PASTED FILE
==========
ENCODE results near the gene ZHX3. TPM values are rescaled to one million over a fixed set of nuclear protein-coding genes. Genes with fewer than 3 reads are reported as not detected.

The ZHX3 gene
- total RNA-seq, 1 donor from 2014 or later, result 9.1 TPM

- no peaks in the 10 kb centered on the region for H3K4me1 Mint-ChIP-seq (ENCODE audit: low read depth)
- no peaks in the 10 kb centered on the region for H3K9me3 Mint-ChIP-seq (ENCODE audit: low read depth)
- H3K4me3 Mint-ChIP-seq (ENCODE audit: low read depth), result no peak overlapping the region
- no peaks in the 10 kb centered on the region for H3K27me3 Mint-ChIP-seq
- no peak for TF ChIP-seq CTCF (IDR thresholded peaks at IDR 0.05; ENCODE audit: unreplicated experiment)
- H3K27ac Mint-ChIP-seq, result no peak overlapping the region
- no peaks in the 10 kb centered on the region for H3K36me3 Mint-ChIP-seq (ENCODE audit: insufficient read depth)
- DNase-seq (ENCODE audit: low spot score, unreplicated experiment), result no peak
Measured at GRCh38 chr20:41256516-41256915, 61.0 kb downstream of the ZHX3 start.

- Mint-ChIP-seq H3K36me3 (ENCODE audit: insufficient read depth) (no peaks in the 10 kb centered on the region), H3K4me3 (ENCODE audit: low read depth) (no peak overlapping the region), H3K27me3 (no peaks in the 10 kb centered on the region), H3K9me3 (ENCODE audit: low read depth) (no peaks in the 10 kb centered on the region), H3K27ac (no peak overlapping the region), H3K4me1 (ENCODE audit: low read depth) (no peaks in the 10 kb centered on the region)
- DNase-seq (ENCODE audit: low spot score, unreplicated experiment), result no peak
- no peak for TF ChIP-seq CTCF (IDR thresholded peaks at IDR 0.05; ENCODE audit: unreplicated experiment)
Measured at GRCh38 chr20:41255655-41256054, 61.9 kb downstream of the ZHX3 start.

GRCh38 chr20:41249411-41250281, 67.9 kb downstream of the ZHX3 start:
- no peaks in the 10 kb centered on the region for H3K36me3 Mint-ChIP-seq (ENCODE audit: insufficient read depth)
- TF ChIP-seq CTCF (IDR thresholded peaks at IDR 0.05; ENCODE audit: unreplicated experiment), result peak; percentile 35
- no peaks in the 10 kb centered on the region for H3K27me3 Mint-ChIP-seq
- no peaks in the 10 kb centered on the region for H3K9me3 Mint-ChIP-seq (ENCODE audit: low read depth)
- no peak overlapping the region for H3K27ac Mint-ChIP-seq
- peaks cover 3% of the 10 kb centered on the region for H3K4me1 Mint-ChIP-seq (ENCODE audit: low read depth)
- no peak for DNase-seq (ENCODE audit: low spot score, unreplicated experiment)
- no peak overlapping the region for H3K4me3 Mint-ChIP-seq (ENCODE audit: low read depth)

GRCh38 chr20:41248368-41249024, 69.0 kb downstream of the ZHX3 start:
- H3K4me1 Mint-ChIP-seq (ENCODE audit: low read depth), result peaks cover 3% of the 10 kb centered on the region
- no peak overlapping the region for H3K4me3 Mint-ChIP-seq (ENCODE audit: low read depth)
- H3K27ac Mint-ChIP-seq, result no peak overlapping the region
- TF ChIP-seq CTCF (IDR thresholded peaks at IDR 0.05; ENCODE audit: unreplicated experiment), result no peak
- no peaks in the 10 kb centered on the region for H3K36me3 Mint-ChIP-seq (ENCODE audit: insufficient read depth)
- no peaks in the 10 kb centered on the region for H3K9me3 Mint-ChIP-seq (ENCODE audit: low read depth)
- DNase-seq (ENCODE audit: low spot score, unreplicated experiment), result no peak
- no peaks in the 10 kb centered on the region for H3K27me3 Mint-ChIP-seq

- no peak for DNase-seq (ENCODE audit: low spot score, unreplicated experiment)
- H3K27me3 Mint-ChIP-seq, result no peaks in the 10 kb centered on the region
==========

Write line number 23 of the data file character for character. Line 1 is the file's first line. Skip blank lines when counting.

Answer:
- peaks cover 3% of the 10 kb centered on the region for H3K4me1 Mint-ChIP-seq (ENCODE audit: low read depth)